Canada has this idea that there is plenty of water, and of course there is plenty of water,” he said. “But I think that’s a misunderstanding. I actually think there’s a threat of water insecurity because it’s not just the quantity, it’s also the quality.”

Contamination, overuse are concerns

In Vaudreuil-Soulanges, 18 of the 23 municipalities depend exclusively on groundwater — and the MRC wants to protect this water from contamination and overuse by industry.

Mount Rigaud, much of which is covered in forest, plays a crucial role in the region.

Rain and melted snow seep into the ground at the foot of the mountain, replenishing the groundwater supply for nearby residents.

(Radio-Canada News)

Bousez wants assurances from the government that the mountain will be preserved.

“Nearly 100,000 people get their water from underground, so we cannot allow any mining exploration,” he said.

Although no such project is imminent, the MRC produced a 73-page report in 2019 concluding that the region should ban future mining and gravel quarrying, given its reliance on groundwater.

Bousez said the CAQ government was not receptive to the MRC’s request to rezone the mountainous area to ensure its protection. He hopes the next government will make it a priority.

“Water is a problem everywhere”

Vaudreuil-Soulanges is not the only place in the province that wants more data on industrial water use.

Marc Bishai, a lawyer with the Center québécois du droit de l’environnement (CQDE), is one of those urging the province to force bottled water companies and other businesses to disclose how much water they use. they take from the ground.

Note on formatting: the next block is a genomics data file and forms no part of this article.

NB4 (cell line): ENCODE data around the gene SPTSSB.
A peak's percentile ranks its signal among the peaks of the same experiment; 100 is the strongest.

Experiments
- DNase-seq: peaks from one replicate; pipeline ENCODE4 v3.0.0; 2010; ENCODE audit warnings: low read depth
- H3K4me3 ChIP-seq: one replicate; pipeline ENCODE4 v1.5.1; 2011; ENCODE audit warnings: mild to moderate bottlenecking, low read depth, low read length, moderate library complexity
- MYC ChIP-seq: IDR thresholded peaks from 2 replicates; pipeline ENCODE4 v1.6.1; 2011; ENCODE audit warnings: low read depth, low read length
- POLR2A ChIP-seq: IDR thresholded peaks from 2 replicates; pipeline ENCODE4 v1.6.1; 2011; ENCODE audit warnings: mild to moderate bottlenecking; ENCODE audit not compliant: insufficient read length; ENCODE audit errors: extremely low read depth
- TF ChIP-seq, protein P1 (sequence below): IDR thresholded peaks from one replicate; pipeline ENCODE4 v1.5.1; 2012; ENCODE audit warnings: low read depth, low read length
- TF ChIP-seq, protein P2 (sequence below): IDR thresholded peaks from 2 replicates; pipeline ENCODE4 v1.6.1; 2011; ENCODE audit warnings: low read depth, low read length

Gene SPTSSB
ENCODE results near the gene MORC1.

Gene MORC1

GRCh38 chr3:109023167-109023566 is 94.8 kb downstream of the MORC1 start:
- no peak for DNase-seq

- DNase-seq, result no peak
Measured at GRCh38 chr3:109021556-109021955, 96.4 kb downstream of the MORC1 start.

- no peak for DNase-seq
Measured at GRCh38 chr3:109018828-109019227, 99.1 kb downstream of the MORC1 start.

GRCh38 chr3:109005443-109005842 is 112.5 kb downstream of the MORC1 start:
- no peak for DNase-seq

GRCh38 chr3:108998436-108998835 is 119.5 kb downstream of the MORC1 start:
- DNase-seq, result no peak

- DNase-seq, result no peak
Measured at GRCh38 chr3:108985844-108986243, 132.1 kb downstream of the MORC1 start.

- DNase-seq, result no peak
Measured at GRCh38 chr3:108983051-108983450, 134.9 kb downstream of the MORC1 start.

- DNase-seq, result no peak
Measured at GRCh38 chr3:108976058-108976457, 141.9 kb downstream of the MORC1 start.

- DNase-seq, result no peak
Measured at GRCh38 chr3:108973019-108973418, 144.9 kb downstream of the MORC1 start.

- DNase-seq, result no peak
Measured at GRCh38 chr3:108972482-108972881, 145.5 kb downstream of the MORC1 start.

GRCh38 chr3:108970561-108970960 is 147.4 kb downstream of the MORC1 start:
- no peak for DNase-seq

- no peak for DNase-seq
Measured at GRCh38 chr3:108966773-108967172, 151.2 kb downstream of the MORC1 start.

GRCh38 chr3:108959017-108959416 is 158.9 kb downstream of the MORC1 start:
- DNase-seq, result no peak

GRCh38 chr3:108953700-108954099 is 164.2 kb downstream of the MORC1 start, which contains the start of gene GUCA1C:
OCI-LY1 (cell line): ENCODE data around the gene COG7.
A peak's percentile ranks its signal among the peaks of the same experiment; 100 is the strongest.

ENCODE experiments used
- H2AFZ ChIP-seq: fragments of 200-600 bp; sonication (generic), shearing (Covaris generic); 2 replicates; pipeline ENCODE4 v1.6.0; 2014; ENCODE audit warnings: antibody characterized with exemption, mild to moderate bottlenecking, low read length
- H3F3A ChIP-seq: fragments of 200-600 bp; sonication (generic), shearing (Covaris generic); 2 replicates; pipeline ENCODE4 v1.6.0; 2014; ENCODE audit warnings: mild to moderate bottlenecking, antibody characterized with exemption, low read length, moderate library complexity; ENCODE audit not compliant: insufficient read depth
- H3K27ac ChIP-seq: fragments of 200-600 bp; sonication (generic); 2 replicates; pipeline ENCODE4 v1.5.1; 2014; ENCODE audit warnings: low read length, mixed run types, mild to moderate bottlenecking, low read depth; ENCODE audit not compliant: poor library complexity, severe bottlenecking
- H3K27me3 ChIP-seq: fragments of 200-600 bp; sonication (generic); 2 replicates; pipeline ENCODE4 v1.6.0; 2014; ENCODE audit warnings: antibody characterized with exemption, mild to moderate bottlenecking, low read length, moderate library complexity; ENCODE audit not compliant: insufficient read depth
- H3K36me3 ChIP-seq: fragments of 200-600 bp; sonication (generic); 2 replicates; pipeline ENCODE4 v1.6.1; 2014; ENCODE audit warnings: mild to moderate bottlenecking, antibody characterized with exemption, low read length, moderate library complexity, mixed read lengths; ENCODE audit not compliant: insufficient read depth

He said municipalities don’t know how much water is being used and whether it poses a threat to their supply.

“We would need to have access to that data to be able to calculate the numbers,” he said.

“When private companies take large amounts of water and then refuse to inform the public, it’s really a problem for the public and for the municipalities.”

A recent report by Natural Resources Canada were concerned that although Quebec’s drinking water is “generally of excellent quality”, surface and groundwater could be affected by reduced flows due to climate change.

“Such a situation would aggravate anthropogenic pressures such as industrialization, urbanization, agricultural activities, the development of seaside resorts and the absence or inadequacy of wastewater treatment systems,” the report said.

A large barn overlooks the rolling farmland.
In Brome-Missiquoi, a regional county south of Montreal that is home to rolling hills and farmland, more than half of the municipalities are struggling with water issues. (Louis-Marie Philidor/CBC)

In Vaudreuil-Dorion, a stone’s throw from Saint-Lazare, the construction of a long-awaited new hospital will soon begin.

The health facility is essential, said the mayor of Saint-Lazare, but it will also require a stable supply of drinking water.

“Water is a problem all over the world, not just here in Saint-Lazare, in the MRC or even in Quebec,” Lachance said. She wants to hear from all parties on what she says is such an urgent issue.

“We see droughts and water shortages in Europe. We see it in China, we see it in California. So that should be a main talking point during the election.”